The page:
What makes the IITs different? Why is there a clamour for getting into these institutes of technology? Why do companies prefer to hire from IIT? Let’s find out!

The IITs produce world-class engineers through a curriculum which is rigorous. According to a documentary on CBS 60 minutes, less than two per cent of the exam-takers on an average get into the IITs, while 10 per cent of the exam-takers get into Harvard. Hence, the IIT JEE is considered to be one of world’s toughest exams. So, what is IIT? Why do students undergo such hardship to enter an IIT?

“IIT is a philosophy, not simply an educational programme,” says Padmashri Dr. M. Anandakrishnan, Chairman of IIT Kanpur. With a number of engineering colleges offering engineering education, the focus of the IITs was to bring a substantial amount of science and humanities content and create engineers of the future.

Pedagogy matters

The “teaching-learning process” at the IITs are fundamentally different from most other institutions. Here, the senior most professor is assigned to take classes for the junior most students — the first-year students.

This is to ensure that the senior most professors and icons of specific subjects are easily accessible to the beginner at IIT. This helps in building a healthy teacher-student interaction. Also “there is no finality of the syllabus” says Dr. Anandakrishan and goes on to explain that the faculty has the flexibility to deliver the latest, updated and dynamic content for the prescribed syllabus.

“IIT transforms life,” says Srinivasan Viswanathan, an IIT Madras and IIM Ahmedabad alumnus, executive director of TiE and member of the executive council of IIT-M Alumni Association. For him it was a great experience making it to IIT-M from small town Palayamcottai in the southern district of Tamil Nadu with schooling in the Tamil medium. His biggest takeaway from the IIT is the ecosystem that nurtures confidence, problem-solving and team building skills. “What we learnt outside the classroom was as important as what we learnt inside the classroom,” he says.

Vivek Khandewal, alumnus of IIT Bombay feels that the kind of people he met gave him an opportunity to look at things from various perspectives. The life of an IITian is what he or she makes of it. The campus provides numerous facilities and opportunities be it mountaineering, yoga, the 24-hour open tinkering lab, horse riding or music.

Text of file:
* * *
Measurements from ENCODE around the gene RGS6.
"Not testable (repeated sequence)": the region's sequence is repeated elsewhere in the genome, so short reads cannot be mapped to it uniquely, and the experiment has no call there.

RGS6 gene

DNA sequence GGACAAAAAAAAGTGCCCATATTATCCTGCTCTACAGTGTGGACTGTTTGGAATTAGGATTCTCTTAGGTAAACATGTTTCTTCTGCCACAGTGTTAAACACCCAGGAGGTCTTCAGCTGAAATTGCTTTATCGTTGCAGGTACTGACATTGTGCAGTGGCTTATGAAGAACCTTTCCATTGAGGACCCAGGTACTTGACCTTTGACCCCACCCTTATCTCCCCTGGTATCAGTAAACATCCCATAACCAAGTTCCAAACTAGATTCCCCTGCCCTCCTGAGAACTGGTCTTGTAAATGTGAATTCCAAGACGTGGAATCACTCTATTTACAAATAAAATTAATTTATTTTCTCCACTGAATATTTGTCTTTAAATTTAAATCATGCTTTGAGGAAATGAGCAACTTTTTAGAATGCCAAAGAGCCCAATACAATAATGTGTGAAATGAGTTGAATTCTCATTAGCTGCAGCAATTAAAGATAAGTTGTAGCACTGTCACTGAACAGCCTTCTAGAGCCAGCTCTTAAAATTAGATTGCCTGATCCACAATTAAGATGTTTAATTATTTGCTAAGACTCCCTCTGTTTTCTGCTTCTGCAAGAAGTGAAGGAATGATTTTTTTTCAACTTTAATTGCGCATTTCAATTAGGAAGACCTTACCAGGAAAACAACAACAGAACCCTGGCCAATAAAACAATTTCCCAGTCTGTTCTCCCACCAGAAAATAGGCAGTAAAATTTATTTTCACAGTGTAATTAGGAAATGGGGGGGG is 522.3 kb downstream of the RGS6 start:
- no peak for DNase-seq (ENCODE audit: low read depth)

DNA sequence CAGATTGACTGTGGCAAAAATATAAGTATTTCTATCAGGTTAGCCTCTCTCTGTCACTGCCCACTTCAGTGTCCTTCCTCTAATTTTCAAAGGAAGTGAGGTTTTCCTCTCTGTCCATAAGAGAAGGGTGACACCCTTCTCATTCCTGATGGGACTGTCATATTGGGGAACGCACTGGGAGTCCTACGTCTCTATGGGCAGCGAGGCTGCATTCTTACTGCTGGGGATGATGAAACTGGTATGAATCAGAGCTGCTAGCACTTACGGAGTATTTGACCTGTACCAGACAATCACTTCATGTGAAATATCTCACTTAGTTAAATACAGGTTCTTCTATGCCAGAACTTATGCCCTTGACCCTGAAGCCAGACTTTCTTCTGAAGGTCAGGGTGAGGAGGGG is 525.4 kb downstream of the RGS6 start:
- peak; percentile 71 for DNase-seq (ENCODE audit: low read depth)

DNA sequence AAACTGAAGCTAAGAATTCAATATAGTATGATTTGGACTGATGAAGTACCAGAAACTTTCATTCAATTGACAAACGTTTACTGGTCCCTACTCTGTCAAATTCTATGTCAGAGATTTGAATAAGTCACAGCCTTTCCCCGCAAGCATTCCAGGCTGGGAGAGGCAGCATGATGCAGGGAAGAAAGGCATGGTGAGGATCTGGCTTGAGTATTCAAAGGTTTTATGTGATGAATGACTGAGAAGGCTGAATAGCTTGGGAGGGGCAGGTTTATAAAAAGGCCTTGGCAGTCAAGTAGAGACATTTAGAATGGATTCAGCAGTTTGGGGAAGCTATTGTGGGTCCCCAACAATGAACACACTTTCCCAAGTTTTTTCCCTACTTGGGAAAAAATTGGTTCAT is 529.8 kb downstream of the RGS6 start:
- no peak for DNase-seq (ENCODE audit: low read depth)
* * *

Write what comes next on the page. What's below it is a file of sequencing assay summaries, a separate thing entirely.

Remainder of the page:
The emotional bondage between the students and the faculty is also strong, because at IIT, everyone lives within the campus — be it the student or the faculty.

Prof. Anandakrishnan feels that it is imperative that exposure be large, wide and deep. It is with this view that IITs go a long way in helping the students get into their dream companies, research labs and universities within or outside the country to do their projects. IITs have one of the best alumni networks which focus on nation-building efforts besides helping each other.

The IITs have an excellent track record of placements. Some of the world’s largest corporations and most of the Fortune 500 companies go after an IITian . Besides, most of Silicon Valley entrepreneurs are from the IITs. “Mindless cramming despite good scores and a seat at one of the IITs leaves the student totally unequipped to face the academic rigour of the IITs,” says Prof Anandakrishnan.

“Aspiring for an IIT education is not enough, it is extremely important to be committed to the academic achievements such as the scores and strike the right balance. If you succeed it is fine, if you don’t its still fine because there are so many more opportunities opening up,” says Visawanathan. “If you don’t make it at the undergraduate level, try getting into an IIT for the postgraduate courses,” says Prof Anandakrishnan.

The writing on the wall very clearly is ‘IIT is a big dream.’ And big dreams are built on strong fundamentals. After all, it is the attitude that decides the altitude.